Also known as a tax on morons, the state lottery is a way to get more money for the government. Lotteries are normally passed with claims that all the money will go to education, but the money going to education allows the government to shift dollars to other functions. In a pinch the legislators may raid the lottery money directly. You are more likely to be hit by lightning than to win the lottery.

Lottery is often claimed to be "tax on stupid people", but a more careful analysis shows that to be a naive view.

The underlying assumption is that the lotto players would be better of if they invested their capital carefully, because in the long run that gives a higher payoff. However, people in the classes that play lotto are guaranteed to die well before the interest rates start to accumulate. Thus, the choice is between remaining poor and exploited the rest of your life, or an extremely small but positive probability of becoming wealthy. For people who are good at neither rapping nor boxing, lotto is the one way out of the ghetto - and perhaps a quite rational choice.

Of course, subjectively that probability is not so small, because we are constantly presented with lucky winners thorugh tabloids and television. The working class is therefore given an (admittedly illusionary) ladder to climb on, which defuses any revolutionary sentiments - lottery is a modern opiate of the masses. (The myth of social mobility through clever entrepreneurship, the American Dream, is maintained for similar reasons).

A better characterization would thus be "tax on poor and powerless people". The government monopoly seems quite cynical.

According to John Von Neumann's game theory, the best strategy for lottery is not to buy lottery. That maximizes your expected winnings, because it makes them zero, and with any other strategy they will be smaller than zero.

I know this isn't anything new, but it seems that some people just aren't able to understand that lottery is not a fair game. Another thing I usually tell them is: "I don't spend any money on the lottery and I get almost the same winning probability as you". But usually it doesn't work.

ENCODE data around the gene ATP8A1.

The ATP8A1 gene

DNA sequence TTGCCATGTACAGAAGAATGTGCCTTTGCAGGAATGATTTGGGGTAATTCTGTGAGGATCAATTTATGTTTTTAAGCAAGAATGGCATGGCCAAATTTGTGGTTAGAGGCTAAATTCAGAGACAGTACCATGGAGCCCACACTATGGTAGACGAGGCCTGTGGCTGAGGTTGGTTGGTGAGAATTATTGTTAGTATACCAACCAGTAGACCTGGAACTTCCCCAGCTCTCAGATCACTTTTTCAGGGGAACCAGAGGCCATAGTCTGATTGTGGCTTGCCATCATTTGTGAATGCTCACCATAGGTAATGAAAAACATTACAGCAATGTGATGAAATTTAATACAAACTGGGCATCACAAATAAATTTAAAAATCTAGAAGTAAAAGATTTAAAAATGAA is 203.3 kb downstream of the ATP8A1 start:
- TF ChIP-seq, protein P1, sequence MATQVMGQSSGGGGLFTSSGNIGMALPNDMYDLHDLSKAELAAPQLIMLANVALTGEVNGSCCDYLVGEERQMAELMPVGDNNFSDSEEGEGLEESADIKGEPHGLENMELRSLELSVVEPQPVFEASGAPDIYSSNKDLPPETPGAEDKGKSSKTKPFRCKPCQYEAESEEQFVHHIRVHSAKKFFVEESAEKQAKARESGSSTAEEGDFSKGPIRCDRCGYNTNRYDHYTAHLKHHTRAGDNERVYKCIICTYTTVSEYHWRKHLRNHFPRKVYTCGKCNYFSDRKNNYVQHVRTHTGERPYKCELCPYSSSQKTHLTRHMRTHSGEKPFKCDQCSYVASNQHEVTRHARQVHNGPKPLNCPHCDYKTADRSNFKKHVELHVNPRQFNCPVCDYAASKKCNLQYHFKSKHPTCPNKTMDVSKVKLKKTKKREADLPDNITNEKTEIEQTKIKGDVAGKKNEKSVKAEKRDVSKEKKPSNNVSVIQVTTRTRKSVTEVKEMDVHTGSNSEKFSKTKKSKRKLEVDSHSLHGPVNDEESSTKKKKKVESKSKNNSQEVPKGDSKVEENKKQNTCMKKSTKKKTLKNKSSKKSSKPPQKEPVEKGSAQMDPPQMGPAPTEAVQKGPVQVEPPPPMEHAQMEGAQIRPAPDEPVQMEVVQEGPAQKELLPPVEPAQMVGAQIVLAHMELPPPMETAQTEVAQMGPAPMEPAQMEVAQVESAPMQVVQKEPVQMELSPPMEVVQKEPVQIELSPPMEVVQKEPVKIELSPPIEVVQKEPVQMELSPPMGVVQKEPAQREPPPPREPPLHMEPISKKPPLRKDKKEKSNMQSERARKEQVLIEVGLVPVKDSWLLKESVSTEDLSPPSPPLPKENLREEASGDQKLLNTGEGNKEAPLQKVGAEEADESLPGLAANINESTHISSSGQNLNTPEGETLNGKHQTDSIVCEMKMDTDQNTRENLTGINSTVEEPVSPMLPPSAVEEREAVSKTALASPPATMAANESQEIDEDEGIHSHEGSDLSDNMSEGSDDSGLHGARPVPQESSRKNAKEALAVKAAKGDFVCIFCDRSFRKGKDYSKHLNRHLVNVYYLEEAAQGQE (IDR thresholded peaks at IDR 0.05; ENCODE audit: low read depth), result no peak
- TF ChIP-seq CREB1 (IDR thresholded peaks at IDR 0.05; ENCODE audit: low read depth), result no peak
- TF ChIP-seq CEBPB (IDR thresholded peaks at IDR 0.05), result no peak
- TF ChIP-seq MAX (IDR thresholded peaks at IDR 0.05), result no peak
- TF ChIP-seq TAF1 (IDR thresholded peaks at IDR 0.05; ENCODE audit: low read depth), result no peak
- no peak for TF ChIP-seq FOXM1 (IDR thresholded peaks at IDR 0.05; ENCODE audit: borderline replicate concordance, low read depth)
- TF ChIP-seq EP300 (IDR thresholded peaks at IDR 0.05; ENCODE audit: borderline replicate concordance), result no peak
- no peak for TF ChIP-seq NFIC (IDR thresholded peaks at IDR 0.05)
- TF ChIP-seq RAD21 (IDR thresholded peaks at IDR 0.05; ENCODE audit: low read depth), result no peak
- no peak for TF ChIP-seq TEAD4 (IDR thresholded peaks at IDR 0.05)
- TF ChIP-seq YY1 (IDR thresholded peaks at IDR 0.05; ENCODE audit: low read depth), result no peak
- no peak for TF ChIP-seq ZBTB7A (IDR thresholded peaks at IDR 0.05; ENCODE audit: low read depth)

Lottery has always intrigued me. People play because they can "feel" the big money they could get but they cannot "feel" the small probability, for most people is not used to handle small real numbers. But I always wonder if a "reverse lotery" would also be successful: instead of paying for a ticket you get paid for getting it, and if you "win" you have to pay a couple of millions, or you get a debt for the rest of your life. If you take into account that most people don't use long-term thinking too much, maybe they would also play (you get short-term money for a long-term losing probability). What would be stronger, greed or fear?

Jorge Luis Borges writes about something like this in one of his "Fictions": a city in which lottery completely controls people's lives, it decides who is the governor or who must die. Quite surreal, but interesting.



It's like winning the Lottery, they say
except in reverse
It hardly ever happens, except when it does.

Four weeks became eight weeks became
a Doctor visit
confirming in words, what I already knew
below the waist

They say accidents happen for a reason,
but I don't see one
not yet

It's like winning the Lottery, they say
They say I'll be fine
but I always thought I would become a Mom
after the job, the house and a husband.



Lot"ter*y (?), n.; pl. Lotteries (#). [Lot + -ery, as in brewery, bindery.]

1.

A scheme for the distribution of prizes by lot or chance; esp., a gaming scheme in which one or more tickets bearing particular numbers draw prizes, and the rest of tickets are blanks. Fig. : An affair of chance.

⇒ The laws of the United States and of most of the States make lotteries illegal.<-- except those conducted by the states themselves -->

2.

Allotment; thing allotted.

[Obs.]

Shak.

 

© Webster 1913.

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